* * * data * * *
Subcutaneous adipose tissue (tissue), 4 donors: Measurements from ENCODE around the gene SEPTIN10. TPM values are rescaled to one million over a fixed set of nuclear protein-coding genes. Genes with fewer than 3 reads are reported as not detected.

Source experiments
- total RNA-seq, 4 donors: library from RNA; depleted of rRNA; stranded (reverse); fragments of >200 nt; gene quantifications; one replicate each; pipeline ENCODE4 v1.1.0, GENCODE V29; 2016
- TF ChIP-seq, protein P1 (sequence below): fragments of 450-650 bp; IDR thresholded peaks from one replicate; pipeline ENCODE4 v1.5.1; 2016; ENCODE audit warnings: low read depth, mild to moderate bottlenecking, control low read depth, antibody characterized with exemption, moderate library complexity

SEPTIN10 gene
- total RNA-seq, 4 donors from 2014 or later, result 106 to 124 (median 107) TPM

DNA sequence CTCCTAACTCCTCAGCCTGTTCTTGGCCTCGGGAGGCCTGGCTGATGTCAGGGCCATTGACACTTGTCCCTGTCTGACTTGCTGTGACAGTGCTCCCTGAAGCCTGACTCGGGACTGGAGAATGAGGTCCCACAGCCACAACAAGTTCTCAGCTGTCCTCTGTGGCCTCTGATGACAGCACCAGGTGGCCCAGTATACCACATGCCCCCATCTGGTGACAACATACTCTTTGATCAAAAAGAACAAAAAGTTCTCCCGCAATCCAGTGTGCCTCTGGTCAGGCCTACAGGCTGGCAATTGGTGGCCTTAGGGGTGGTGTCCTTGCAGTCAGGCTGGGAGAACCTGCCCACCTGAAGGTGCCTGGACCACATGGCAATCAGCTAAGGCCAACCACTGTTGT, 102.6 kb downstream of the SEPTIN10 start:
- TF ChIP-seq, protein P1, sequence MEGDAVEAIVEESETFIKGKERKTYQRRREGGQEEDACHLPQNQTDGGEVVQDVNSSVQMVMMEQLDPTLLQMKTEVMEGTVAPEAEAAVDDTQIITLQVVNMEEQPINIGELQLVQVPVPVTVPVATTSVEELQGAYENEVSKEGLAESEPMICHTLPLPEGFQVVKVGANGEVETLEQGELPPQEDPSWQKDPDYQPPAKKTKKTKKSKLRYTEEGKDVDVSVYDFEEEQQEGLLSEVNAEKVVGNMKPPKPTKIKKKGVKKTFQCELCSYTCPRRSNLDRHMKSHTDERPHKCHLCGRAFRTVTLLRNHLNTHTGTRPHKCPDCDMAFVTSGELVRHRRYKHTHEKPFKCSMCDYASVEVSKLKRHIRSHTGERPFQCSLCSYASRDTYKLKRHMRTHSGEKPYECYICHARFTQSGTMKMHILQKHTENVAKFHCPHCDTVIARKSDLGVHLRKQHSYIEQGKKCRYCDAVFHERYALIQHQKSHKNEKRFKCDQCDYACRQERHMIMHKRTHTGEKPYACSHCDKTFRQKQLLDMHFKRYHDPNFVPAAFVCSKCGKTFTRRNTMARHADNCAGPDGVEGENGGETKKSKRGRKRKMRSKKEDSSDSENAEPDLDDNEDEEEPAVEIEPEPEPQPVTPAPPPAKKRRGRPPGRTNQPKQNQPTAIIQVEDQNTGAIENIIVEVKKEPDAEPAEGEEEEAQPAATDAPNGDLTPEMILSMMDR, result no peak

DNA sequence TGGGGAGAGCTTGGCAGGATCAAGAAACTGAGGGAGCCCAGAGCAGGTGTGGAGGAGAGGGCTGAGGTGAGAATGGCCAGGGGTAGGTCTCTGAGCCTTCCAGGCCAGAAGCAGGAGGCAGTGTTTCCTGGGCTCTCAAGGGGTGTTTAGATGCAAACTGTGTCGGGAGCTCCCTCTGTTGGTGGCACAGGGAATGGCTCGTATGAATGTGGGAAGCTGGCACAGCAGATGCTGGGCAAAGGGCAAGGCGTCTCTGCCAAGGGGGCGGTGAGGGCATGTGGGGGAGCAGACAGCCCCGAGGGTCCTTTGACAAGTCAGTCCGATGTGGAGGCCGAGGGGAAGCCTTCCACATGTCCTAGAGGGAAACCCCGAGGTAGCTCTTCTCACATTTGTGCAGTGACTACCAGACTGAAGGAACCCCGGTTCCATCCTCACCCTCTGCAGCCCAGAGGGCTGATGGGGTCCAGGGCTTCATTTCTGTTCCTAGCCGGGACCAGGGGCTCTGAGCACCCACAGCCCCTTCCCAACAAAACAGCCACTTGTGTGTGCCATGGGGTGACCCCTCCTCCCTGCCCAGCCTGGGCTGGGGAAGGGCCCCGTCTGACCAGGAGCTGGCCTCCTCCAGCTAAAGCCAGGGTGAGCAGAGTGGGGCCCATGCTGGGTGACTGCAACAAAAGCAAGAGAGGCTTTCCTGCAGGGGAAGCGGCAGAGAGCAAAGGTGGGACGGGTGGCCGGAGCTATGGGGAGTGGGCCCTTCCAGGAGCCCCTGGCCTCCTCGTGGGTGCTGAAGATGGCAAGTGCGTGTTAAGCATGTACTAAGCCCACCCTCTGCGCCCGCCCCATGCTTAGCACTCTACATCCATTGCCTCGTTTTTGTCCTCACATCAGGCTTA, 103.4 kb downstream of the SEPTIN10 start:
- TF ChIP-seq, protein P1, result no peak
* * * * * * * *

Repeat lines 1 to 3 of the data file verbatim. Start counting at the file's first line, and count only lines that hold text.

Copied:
Subcutaneous adipose tissue (tissue), 4 donors: Measurements from ENCODE around the gene SEPTIN10. TPM values are rescaled to one million over a fixed set of nuclear protein-coding genes. Genes with fewer than 3 reads are reported as not detected.

Source experiments
- total RNA-seq, 4 donors: library from RNA; depleted of rRNA; stranded (reverse); fragments of >200 nt; gene quantifications; one replicate each; pipeline ENCODE4 v1.1.0, GENCODE V29; 2016